2,500 villagers seek rehabilitation in camps
About 2,500 people from two forest villages in upper Assam will be spending their New Year in makeshift camps near the Tinsukia DC’s office seeking permanent and proper rehabilitation.
Men, women and children are from Laika village in Tinsukia district and Dodhia village in Dibrugarh district, about 6km apart, have been living in these tarpaulin camps at Lezaihola Borguri near Tinsukia DC office, about 22km away from their homes, for the past ten days and have vowed to continue living and protesting this way till they are rehabilitated.
This has been their stand a day after chief minister Sarbananda Sonowal met representatives of the villagers falling under the Dibru-Saikhowa National Park (DSNP) and directing the state forest department to “permanently rehabilitate” the affected families by January 31.
“We welcome the chief minister’s initiative but it has not been able to reassure our people. In the past two, we were given written assurances but nothing happened. We have been demanding rehabilitation for the past 21 years. That is why even in this cold (9° Celsius) and away from home we will continue to protest peacefully till we are properly and permanently rehabilitated,” Minturaj Morang, 38, told The Telegraph from the protest site, about 490km east of Guwahati.
Morang is one of the affected and chief convener of the Laika-Dodhia Rehabilitation Committee. He had also represented the affected in the talks with Sonowal on Wednesday.
About 10,000 people from 1,480 families have been affected. They were settled in these two villages dominated by the Mising community after the massive 1950 earthquake. But problem started when the forest reserves under which the two villages fall was declared Dibru-Saikhowa National Park in 1999.
With access getting restricted and development coming to a standstill, they started seeking rehabilitation elsewhere through peaceful protests and representations.
They were assured rehabilitation within eight months in July, 2017 by then forest minister Pramila Rani Brahma but nothing materialised.
This year, too, their rehabilitation at Owguri under Digboi forest division fell through following reservation by a senior forest official on December 3 because the exercise will lead to the cutting of 8,000 trees, compelling the villagers to stage the indefinite protest on December 21 but they shifted to near the DC on December 22.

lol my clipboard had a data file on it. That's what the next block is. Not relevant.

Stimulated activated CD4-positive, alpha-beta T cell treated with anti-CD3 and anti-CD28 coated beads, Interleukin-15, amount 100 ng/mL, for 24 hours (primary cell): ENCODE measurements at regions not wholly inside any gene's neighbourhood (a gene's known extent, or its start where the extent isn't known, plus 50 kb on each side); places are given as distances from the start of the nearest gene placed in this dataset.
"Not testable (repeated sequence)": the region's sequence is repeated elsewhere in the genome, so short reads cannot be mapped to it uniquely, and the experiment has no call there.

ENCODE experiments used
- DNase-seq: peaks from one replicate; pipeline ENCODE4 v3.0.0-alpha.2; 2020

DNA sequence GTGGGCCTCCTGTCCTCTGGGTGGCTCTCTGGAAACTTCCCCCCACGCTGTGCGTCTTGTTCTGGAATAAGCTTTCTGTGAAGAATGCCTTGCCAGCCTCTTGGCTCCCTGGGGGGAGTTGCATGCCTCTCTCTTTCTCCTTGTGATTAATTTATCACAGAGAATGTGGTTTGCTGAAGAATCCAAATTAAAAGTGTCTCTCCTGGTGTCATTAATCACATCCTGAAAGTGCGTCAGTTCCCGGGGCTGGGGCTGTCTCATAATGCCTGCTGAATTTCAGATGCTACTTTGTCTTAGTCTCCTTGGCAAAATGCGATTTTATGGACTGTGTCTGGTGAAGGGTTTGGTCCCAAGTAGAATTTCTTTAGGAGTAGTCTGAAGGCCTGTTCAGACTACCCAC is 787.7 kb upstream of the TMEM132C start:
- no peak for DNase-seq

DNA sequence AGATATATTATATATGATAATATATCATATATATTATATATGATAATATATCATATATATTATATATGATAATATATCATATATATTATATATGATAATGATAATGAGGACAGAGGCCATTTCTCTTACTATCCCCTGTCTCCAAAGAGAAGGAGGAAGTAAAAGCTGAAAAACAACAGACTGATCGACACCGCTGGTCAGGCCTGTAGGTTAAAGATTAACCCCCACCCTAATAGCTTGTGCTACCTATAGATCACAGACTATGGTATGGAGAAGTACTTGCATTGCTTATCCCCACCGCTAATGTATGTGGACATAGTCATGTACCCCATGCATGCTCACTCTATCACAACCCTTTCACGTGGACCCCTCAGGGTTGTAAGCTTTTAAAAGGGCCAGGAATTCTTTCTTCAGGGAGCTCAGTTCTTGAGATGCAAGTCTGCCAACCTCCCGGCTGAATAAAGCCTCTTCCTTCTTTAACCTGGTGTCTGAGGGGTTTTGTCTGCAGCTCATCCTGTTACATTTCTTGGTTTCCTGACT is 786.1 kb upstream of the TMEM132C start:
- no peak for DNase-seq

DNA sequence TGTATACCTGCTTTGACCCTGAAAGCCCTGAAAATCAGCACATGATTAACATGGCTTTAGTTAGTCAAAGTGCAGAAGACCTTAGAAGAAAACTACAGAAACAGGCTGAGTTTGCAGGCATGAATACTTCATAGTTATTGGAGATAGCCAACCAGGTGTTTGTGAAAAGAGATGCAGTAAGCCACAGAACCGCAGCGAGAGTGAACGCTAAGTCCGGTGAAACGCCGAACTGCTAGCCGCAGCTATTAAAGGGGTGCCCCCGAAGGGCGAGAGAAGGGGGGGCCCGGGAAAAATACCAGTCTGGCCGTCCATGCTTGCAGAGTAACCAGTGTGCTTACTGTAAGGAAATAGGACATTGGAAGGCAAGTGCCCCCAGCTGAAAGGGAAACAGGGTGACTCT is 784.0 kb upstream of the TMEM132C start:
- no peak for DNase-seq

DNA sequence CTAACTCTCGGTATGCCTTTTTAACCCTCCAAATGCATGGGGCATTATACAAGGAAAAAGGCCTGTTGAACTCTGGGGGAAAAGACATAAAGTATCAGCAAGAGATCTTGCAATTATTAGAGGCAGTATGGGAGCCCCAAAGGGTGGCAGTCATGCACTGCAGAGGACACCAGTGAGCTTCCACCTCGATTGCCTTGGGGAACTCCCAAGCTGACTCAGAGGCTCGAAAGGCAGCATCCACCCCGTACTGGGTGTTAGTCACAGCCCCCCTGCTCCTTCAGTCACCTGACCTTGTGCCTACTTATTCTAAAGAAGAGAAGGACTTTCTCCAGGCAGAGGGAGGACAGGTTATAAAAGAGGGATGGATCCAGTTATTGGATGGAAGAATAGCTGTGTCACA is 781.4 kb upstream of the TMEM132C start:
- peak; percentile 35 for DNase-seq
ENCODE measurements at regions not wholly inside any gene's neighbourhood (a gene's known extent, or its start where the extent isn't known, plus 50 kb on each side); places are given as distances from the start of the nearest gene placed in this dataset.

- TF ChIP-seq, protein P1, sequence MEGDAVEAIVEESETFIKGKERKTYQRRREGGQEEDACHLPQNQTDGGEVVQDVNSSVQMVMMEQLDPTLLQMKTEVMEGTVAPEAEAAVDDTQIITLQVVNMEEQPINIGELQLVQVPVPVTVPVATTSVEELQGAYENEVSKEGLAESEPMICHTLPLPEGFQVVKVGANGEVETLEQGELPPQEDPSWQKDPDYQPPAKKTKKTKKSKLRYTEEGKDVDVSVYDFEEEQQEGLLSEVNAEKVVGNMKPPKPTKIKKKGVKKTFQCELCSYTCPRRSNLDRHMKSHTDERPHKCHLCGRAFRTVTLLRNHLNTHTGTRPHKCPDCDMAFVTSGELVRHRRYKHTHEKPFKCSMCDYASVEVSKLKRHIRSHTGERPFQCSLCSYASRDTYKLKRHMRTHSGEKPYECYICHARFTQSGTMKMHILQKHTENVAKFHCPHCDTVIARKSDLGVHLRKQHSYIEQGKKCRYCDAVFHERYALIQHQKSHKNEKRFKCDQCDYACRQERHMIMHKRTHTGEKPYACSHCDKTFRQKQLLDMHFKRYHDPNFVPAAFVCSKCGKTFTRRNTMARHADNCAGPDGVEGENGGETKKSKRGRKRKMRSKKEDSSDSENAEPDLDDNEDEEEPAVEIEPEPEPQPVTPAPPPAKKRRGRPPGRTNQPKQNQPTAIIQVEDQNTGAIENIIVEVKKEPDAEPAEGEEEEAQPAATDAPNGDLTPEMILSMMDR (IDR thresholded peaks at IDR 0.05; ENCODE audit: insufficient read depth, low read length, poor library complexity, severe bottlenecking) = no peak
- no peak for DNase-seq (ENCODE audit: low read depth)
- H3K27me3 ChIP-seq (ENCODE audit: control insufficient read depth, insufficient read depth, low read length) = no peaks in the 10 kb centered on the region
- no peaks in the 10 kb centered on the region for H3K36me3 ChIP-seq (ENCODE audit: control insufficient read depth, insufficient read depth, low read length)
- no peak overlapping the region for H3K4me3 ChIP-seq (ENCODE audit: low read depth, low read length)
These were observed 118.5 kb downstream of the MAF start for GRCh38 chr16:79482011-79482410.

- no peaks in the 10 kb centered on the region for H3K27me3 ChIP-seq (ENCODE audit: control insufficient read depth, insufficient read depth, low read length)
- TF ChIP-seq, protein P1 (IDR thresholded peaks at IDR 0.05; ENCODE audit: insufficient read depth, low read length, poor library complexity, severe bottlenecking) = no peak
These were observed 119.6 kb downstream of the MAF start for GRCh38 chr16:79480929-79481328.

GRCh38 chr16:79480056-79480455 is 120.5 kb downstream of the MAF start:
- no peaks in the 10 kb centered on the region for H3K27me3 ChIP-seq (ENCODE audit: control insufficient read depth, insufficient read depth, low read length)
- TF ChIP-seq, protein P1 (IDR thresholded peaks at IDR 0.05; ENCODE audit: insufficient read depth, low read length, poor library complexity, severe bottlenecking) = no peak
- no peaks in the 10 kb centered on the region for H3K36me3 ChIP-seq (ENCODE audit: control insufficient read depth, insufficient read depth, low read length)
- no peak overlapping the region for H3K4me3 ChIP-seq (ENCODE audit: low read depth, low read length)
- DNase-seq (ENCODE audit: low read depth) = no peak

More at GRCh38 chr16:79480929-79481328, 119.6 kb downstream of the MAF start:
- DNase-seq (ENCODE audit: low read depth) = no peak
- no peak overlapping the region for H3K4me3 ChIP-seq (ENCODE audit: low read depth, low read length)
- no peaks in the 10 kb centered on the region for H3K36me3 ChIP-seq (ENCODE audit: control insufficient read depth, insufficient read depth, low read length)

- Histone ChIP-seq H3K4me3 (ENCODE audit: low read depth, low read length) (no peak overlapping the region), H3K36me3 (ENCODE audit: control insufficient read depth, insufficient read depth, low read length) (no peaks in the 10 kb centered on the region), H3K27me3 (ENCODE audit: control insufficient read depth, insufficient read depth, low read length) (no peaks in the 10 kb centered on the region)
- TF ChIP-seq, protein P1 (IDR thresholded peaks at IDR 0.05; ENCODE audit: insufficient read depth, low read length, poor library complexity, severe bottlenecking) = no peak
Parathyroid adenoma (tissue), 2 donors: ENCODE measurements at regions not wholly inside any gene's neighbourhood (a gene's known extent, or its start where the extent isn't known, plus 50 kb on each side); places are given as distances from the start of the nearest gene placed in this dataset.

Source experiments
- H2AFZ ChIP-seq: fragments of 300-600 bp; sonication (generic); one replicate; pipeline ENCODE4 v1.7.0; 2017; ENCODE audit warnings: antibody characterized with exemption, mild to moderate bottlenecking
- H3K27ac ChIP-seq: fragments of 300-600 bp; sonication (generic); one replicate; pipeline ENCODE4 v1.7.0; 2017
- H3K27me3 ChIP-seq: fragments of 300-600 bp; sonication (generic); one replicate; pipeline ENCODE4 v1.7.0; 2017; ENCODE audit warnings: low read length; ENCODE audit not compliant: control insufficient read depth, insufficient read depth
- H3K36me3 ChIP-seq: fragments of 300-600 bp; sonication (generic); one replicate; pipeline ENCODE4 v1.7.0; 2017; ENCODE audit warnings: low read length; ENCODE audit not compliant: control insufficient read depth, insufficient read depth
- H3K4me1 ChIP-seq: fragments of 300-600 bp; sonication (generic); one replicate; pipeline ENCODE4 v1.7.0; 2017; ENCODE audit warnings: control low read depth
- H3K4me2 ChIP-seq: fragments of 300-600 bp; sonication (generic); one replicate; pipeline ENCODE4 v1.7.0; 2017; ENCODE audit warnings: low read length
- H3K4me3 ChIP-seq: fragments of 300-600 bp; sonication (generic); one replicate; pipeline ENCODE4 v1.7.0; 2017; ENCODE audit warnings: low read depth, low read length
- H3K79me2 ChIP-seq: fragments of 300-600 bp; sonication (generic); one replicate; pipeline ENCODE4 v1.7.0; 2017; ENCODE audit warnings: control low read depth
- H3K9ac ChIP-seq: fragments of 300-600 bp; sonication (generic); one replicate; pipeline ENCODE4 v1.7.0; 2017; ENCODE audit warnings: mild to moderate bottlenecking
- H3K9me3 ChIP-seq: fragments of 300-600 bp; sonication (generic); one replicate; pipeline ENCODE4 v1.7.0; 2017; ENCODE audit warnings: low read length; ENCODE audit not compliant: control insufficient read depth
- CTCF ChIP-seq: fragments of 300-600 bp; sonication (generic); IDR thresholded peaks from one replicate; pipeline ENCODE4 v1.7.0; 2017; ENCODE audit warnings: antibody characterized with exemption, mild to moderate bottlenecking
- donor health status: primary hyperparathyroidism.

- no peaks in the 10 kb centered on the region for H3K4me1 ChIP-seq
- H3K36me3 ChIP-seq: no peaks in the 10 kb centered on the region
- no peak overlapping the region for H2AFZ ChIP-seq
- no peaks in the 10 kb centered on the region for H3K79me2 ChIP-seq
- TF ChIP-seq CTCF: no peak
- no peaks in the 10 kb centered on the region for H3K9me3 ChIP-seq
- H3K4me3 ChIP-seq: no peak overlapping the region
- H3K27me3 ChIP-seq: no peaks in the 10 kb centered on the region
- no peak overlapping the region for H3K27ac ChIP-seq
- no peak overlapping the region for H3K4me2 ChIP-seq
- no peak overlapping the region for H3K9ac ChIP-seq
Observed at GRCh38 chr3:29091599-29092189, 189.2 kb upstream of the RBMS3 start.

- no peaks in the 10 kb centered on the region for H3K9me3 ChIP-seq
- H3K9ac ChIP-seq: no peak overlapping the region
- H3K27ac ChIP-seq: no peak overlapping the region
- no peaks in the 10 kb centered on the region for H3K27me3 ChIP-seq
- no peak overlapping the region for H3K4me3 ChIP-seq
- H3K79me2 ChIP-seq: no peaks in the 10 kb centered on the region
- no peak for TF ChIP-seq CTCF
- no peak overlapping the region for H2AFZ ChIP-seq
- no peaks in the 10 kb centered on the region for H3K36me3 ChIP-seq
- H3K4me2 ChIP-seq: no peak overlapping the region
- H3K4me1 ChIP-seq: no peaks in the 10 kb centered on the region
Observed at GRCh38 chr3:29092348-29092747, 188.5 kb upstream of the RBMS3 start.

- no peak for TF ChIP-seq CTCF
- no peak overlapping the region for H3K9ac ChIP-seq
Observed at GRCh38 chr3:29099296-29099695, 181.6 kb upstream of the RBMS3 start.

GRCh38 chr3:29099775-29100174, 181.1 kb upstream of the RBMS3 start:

“We cannot build anything permanent because we are inside a national park. Government schemes have stopped because of strict rules. The forest department should have rehabilitated us before declaring Dibru-Saikhowa a national park. Under the circumstances we have no option but to continue our protest so that the government fulfils its promise. We have fought all these years, with flood, with erosion and government indifference. We will struggle for a few more days,” he said.
He also made it clear that their protest may appear similar to the farmers’ protest on the border of Delhi but it has not been inspired by it. “It was spontaneous, it was about our survival. We have been demanding rehabilitation for 21 years now,” Morung said.
The 2,500-odd villagers have been divided into 16 groups so that it is easier to maintain smaller groups with food and accommodation. “Today the DC, SP, the local MLA visited us and inspected the camps for the first time. We also had a meeting with the DC and sought his help to maintain the camp because our people are going nowhere till our rehabilitation issue is settled,” Morung said.
Besides setting a January 31 deadline to settle the villagers, Sonowal on Wednesday also formed a ten-member committee to look into the issue. He also asked the forest department to conduct a survey within a week so that rehabilitation process can be started promptly. The rehabilitation package would include drinking water, electricity, immediate medical support. The area of rehabilitation should not be flood-prone and erosion-prone, an official statement said.